FEMA aid isn't immediate — you need to be ready for first 72 hours after earthquake

FEMA aid isn't immediate — you need to be ready for first 72 hours after earthquake
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The recent seismic activity in California should serve as a strong reminder to the nation that a catastrophic earthquake in a densely populated area is inevitable. When earthquakes strike, there is little or no notice. They require all of us — from neighbor helping neighbor and across all levels of government, to voluntary organizations and the private sector — to play a role in saving lives and sustaining life. With the recent California quakes, we were reminded that all of us need to do our part to properly prepare before the next big disaster. 

In 2017, FEMA introduced a simple but ambitious strategic plan that established three unifying goals to create a more prepared and resilient nation. The second goal of this plan is “readying the nation for catastrophic events,” and it focuses on short-notice events like earthquakes.

These events will stress our system to the point of failure. To address this strategic goal, FEMA is adjusting and bolstering logistical response support contracts to mobilize supplies as quickly as possible, but the reality is that without advanced notice, FEMA will still need time to move supplies into heavily damaged areas.

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Recognizing this challenge, communities that are vulnerable to earthquakes need a strategic plan to utilize goods and supplies that already exist within their community — rather than waiting on FEMA and state partners. For example, local leaders need to form private-public vendor managed contracts with grocery and water suppliers that support the local economy every day. These resources are a lifeline.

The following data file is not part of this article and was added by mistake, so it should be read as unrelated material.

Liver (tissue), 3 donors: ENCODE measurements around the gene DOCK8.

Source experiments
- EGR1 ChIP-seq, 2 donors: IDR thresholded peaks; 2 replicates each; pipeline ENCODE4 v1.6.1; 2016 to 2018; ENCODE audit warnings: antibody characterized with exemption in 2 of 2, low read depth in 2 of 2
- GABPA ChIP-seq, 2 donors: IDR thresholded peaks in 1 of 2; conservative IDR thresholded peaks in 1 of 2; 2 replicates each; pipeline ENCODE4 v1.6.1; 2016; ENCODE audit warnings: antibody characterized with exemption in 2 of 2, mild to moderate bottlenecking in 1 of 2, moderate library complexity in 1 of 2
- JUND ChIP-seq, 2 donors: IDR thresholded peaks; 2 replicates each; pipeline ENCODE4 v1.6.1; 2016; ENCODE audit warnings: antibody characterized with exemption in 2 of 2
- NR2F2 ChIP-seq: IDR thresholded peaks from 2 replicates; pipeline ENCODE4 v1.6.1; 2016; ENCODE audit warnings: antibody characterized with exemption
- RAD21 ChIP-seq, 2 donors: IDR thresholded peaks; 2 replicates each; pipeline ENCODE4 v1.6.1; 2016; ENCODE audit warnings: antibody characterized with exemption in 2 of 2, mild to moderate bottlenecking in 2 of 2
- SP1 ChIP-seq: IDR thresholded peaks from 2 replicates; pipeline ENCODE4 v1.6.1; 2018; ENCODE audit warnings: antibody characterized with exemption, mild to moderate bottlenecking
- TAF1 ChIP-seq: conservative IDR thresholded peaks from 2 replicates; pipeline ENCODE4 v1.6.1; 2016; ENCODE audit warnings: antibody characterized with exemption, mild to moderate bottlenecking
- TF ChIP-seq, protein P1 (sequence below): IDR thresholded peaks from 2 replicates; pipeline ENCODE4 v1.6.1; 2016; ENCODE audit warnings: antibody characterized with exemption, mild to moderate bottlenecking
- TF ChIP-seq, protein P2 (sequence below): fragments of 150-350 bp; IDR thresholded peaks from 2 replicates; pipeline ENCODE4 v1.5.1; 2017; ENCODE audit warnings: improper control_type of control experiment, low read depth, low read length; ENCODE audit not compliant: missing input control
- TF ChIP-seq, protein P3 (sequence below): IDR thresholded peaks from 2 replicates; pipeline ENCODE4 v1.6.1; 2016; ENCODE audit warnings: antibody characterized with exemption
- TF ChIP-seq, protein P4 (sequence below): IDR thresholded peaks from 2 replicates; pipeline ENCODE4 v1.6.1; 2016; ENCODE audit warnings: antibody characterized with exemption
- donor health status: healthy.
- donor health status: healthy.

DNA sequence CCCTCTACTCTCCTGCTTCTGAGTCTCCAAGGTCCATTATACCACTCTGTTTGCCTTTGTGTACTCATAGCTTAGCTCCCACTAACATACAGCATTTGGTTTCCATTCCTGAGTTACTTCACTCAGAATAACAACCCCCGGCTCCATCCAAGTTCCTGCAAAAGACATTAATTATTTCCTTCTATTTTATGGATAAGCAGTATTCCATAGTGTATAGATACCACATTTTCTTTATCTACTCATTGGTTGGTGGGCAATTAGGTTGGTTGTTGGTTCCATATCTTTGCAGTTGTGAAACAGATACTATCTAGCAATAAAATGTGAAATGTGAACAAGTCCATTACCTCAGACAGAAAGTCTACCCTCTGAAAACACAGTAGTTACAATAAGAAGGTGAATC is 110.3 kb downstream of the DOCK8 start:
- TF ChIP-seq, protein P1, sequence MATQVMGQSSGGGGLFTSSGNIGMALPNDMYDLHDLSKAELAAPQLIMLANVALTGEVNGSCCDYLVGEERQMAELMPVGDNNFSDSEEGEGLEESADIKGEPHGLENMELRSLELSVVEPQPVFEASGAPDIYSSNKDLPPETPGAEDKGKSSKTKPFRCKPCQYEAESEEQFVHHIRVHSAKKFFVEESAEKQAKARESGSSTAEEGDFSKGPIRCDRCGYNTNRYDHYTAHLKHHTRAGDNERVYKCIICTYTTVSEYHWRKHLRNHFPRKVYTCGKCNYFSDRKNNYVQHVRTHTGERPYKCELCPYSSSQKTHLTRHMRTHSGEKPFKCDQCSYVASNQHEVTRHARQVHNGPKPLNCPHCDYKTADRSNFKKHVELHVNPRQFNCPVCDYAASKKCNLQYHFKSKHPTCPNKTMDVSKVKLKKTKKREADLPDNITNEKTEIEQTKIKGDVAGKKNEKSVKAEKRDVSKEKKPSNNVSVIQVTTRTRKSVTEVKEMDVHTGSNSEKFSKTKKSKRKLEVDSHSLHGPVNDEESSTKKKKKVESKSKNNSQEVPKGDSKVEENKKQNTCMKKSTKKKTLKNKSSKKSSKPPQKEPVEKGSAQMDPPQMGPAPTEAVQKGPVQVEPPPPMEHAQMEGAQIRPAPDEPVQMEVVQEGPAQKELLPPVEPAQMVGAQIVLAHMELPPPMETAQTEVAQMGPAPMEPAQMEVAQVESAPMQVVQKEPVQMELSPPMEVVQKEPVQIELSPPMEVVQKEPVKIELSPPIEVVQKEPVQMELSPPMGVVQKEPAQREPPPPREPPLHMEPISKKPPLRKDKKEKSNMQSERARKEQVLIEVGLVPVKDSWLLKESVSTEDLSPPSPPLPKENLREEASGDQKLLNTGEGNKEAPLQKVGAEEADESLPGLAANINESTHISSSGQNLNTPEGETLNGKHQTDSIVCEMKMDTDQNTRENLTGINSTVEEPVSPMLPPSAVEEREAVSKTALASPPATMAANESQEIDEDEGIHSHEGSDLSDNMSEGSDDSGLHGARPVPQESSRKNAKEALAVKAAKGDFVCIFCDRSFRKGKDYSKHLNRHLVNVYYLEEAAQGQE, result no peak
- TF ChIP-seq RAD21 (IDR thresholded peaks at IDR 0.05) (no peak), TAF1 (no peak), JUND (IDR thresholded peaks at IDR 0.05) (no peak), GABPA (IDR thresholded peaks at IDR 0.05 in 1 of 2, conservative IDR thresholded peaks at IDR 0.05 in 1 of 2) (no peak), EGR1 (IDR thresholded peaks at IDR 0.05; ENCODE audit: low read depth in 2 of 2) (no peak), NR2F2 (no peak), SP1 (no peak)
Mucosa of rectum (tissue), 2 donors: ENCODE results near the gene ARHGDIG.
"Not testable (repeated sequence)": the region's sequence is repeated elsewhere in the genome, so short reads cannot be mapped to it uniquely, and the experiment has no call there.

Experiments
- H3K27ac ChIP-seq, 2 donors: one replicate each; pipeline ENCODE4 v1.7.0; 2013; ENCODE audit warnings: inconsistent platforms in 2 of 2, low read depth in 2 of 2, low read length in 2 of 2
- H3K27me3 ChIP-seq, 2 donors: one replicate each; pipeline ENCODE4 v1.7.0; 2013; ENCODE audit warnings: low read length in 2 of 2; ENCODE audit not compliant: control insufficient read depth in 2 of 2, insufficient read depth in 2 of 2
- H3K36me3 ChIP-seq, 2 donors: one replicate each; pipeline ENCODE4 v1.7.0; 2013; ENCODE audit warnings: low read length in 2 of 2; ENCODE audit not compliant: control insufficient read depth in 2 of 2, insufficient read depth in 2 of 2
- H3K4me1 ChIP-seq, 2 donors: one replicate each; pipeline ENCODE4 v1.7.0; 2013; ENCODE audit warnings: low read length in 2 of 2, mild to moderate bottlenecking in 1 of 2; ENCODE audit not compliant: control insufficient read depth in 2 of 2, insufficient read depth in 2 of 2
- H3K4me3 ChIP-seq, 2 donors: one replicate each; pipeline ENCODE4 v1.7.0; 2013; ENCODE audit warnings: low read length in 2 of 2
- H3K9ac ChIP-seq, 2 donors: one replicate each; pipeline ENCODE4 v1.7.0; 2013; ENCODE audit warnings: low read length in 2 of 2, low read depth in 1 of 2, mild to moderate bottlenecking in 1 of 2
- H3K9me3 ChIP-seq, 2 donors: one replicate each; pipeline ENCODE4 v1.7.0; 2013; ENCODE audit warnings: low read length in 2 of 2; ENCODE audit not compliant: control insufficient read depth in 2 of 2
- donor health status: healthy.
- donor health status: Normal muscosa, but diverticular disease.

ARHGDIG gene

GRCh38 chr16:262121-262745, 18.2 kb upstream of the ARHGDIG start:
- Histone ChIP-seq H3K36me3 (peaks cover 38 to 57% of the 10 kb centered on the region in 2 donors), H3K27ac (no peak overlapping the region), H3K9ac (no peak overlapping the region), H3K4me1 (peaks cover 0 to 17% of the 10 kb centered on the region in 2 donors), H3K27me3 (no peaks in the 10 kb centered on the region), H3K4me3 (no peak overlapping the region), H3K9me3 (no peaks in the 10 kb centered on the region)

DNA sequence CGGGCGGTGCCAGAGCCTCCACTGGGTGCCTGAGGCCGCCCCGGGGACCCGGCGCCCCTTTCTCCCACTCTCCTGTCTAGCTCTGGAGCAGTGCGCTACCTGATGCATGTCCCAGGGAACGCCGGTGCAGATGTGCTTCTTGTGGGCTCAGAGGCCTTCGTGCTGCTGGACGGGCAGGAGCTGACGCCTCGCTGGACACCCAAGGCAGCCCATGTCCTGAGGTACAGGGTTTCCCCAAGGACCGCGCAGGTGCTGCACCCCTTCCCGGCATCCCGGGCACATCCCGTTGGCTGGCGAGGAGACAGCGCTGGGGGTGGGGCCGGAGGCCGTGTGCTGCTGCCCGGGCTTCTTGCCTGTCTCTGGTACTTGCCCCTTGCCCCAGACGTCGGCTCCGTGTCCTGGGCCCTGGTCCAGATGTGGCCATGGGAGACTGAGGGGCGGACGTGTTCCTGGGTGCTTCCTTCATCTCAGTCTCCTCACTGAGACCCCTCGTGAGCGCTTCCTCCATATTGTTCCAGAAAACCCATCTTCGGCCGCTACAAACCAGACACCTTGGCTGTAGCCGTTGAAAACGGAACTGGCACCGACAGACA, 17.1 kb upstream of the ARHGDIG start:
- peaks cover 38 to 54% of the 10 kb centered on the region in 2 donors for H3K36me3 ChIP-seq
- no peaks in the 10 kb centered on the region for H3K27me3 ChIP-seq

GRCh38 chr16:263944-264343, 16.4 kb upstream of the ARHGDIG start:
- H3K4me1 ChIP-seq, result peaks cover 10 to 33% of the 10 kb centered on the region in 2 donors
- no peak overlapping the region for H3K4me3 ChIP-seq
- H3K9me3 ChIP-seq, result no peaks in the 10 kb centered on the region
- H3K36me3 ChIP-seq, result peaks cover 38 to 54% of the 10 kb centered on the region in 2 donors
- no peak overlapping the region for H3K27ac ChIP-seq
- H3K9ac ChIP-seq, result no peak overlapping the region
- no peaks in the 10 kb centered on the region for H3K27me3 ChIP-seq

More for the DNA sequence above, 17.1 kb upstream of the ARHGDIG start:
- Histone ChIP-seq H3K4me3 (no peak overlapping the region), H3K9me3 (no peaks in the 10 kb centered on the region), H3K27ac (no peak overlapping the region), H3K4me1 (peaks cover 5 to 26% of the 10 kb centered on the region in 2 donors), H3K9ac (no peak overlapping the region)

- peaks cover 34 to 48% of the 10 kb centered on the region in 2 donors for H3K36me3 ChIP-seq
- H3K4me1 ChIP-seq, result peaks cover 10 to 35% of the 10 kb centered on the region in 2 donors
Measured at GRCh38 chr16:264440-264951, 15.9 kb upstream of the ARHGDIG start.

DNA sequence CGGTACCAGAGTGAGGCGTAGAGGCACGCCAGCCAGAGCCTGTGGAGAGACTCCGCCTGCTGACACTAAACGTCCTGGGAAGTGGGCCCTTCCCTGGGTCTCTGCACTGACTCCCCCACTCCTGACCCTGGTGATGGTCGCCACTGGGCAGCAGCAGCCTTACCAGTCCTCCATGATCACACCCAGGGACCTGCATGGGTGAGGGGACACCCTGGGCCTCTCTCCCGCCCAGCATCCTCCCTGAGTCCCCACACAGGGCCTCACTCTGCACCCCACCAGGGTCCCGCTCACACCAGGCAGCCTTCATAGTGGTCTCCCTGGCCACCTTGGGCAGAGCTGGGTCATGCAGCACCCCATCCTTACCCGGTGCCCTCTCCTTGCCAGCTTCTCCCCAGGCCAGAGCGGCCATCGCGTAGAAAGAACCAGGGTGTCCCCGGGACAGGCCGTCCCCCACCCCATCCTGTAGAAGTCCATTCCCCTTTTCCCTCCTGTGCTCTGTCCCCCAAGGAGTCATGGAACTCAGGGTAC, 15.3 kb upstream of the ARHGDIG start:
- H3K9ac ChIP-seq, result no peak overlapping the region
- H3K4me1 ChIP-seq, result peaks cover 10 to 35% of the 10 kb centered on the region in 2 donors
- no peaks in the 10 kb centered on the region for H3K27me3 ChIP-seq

Americans must also be better prepared to handle the first 24-72 hours after a natural disaster on their own. Given aftershocks and instability in the area, FEMA will not be at the impact zone immediately. Earthquakes damage transportation and supply chain networks, and isolate communities.

While FEMA works to provide aid more quickly, the reality is that the agency cannot make life-saving and sustaining commodities appear in earthquake-ravaged communities immediately after they occur. Local public safety responders will also likely be overwhelmed after these events.

Citizens should act now by learning tangible life-saving skills such as first aid, CPR and how to shut off home utilities. Additionally, citizens need to become the backbone of the initial response phase by becoming familiar with their local emergency management agency and local volunteer disaster relief agencies to understand how they can bolster those organizations’ efforts. Citizens are the true first responder in short to no-notice emergencies, and they are a vital part of the “whole community” response.

Among the most important strategies for earthquake risk reduction are the development, adoption and enforcement of seismic building codes and standards, as well as the seismic rehabilitation of existing structures. Unfortunately, this standardization is not happening in many communities located in vulnerable areas regardless of the threat.